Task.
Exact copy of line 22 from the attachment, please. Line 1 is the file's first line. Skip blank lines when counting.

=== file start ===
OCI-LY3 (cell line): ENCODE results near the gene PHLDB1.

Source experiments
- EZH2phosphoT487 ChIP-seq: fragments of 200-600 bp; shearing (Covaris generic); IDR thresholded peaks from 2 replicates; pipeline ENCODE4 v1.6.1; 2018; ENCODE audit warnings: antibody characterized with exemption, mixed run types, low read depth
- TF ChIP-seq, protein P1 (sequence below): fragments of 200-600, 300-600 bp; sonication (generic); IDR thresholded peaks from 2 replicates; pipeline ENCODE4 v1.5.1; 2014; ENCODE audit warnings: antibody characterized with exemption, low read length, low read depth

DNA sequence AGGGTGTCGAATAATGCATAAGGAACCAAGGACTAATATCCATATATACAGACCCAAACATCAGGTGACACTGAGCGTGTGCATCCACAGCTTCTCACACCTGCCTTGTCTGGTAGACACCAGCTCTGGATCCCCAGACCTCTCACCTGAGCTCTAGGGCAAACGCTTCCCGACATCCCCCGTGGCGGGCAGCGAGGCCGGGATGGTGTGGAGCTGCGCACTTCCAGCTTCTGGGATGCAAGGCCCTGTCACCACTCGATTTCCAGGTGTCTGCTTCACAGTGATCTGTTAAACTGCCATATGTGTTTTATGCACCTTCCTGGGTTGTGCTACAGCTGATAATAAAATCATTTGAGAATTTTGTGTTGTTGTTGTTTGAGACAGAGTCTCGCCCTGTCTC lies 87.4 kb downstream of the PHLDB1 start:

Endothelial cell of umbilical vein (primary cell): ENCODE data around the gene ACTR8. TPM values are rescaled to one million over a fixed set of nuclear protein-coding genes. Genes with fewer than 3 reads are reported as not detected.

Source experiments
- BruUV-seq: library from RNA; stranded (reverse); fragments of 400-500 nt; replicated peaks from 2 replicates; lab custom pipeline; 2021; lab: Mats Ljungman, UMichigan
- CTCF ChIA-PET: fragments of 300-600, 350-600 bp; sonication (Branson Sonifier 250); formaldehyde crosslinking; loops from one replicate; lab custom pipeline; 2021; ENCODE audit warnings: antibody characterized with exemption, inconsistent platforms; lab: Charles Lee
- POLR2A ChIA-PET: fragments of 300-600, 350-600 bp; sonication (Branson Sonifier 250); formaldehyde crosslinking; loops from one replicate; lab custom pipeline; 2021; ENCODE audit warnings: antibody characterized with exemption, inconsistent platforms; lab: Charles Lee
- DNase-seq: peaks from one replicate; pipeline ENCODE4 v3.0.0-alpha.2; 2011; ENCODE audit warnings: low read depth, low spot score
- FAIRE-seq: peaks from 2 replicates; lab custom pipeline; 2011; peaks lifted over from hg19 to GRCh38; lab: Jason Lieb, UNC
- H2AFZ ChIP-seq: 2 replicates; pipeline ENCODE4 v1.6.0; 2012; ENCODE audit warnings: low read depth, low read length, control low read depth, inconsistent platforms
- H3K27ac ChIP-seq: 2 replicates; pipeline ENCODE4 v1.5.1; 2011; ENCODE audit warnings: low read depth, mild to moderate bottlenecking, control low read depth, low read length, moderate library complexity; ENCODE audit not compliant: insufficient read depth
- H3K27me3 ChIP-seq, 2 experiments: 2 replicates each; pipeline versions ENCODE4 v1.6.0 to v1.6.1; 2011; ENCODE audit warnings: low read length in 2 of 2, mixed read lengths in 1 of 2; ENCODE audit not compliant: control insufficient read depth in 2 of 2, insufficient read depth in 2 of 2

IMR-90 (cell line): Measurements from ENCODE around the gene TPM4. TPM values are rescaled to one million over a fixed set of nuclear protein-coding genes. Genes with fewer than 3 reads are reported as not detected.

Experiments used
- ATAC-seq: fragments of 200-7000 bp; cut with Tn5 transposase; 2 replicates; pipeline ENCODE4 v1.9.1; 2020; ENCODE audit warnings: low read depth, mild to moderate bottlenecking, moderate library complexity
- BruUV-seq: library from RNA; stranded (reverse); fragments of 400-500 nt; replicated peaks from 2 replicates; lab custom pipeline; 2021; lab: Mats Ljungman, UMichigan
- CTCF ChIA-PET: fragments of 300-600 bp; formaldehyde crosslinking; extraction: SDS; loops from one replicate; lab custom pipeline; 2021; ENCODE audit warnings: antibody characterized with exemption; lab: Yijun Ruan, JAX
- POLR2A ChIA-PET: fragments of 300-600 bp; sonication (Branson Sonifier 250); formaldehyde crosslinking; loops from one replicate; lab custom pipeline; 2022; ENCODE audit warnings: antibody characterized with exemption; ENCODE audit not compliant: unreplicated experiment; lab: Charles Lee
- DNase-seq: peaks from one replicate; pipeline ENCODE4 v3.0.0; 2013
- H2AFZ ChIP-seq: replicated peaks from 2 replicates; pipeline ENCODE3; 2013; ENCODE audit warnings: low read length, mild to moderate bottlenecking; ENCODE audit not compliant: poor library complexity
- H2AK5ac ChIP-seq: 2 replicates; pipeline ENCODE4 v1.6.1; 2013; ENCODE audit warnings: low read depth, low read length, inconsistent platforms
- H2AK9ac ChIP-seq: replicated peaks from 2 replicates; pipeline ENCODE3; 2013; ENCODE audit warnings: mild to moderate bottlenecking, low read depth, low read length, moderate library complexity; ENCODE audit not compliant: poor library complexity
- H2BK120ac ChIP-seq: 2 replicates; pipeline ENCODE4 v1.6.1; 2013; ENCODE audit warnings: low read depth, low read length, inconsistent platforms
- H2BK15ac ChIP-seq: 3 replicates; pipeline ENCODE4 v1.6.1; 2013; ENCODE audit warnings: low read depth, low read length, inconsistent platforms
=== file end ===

- DNase-seq: peaks from one replicate; pipeline ENCODE4 v3.0.0; 2013